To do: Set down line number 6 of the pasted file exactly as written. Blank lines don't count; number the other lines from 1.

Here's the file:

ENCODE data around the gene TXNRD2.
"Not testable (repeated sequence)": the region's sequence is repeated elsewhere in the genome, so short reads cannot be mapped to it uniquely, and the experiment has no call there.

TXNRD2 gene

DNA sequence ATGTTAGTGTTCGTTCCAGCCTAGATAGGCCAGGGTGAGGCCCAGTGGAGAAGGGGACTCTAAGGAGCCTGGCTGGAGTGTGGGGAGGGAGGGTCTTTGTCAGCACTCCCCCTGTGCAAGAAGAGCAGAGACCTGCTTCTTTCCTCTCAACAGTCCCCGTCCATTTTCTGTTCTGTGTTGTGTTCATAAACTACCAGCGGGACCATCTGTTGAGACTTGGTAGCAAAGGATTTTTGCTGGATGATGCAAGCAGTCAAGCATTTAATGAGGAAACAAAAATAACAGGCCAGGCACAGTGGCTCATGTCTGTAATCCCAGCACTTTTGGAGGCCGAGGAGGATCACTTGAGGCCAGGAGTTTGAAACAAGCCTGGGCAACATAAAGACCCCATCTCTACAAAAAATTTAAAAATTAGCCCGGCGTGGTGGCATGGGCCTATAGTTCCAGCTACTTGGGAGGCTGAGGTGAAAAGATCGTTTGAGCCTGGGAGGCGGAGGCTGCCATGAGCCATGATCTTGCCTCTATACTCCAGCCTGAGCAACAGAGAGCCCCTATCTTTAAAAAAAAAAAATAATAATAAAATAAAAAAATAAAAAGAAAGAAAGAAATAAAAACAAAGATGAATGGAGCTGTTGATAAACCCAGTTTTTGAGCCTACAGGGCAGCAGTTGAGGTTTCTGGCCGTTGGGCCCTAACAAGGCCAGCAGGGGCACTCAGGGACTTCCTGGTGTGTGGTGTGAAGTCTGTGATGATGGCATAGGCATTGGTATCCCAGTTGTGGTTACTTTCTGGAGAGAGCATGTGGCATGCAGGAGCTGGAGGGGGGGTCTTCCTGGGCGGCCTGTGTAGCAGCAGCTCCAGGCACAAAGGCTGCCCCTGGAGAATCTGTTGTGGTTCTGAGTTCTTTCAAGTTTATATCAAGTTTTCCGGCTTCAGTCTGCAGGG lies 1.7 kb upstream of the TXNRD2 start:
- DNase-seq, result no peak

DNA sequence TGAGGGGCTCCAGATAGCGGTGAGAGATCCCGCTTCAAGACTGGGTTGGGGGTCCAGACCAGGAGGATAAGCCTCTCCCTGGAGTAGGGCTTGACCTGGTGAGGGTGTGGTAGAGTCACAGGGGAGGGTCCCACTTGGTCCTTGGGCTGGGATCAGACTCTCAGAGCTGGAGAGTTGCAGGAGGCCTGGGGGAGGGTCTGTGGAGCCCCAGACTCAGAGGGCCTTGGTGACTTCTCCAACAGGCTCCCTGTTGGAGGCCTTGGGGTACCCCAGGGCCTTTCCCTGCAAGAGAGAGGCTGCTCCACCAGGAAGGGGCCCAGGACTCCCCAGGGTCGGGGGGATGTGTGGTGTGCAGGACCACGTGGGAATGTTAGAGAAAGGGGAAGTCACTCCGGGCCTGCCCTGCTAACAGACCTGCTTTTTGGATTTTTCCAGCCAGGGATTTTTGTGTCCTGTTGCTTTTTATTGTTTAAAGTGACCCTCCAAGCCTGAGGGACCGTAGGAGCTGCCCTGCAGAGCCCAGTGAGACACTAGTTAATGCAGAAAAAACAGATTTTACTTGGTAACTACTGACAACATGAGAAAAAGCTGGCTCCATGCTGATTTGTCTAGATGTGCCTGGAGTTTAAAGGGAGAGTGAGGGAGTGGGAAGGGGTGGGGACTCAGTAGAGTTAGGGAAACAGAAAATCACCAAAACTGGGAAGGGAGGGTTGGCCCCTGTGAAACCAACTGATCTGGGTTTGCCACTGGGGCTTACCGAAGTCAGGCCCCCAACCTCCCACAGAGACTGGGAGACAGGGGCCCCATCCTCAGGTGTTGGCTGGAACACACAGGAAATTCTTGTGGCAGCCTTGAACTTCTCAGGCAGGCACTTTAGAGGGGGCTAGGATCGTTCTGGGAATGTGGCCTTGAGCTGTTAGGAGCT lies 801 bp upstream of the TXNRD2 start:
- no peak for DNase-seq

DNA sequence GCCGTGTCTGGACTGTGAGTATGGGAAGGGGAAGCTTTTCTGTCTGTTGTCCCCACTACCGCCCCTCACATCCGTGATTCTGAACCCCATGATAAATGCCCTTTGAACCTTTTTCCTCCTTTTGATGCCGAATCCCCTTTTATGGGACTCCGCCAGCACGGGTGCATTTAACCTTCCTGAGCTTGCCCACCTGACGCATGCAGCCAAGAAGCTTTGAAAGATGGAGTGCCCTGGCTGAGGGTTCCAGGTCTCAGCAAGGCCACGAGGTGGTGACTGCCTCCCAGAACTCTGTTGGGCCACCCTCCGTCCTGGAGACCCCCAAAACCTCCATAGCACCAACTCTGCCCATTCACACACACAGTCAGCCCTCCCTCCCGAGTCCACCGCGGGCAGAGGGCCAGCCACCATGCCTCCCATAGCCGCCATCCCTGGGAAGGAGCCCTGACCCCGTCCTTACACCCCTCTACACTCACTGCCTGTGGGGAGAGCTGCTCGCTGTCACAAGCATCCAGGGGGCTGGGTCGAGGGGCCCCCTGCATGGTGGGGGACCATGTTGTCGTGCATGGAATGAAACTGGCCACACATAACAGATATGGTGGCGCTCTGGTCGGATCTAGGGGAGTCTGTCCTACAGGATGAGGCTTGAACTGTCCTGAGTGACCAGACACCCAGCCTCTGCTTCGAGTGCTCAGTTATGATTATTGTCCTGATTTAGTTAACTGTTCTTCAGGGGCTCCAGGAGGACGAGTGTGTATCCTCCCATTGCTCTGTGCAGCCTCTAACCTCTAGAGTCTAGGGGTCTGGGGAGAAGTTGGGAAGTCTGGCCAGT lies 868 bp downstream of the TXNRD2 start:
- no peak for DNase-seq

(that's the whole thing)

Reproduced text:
DNA sequence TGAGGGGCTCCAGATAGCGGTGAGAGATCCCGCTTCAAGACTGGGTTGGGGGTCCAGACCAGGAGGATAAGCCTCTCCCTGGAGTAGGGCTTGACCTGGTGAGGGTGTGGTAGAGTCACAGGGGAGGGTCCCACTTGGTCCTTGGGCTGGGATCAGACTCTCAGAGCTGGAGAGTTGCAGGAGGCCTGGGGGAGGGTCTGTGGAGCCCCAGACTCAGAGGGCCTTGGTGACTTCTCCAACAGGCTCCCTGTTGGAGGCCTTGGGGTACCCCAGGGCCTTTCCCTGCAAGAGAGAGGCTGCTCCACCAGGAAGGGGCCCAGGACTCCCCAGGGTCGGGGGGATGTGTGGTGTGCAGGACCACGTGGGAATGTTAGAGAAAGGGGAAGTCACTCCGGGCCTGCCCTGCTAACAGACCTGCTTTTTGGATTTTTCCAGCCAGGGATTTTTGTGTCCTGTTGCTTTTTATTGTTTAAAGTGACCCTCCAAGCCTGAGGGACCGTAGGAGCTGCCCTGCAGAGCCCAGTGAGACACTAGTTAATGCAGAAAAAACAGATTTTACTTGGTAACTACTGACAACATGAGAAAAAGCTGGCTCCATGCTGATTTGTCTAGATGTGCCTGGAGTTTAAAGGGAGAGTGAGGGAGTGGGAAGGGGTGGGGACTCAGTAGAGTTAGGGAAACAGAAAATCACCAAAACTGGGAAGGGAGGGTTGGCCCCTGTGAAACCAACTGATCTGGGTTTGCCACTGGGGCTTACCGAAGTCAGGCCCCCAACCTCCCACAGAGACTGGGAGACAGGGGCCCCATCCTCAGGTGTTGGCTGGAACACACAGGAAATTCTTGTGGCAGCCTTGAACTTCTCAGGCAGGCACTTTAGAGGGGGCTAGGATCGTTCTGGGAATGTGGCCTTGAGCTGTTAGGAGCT lies 801 bp upstream of the TXNRD2 start: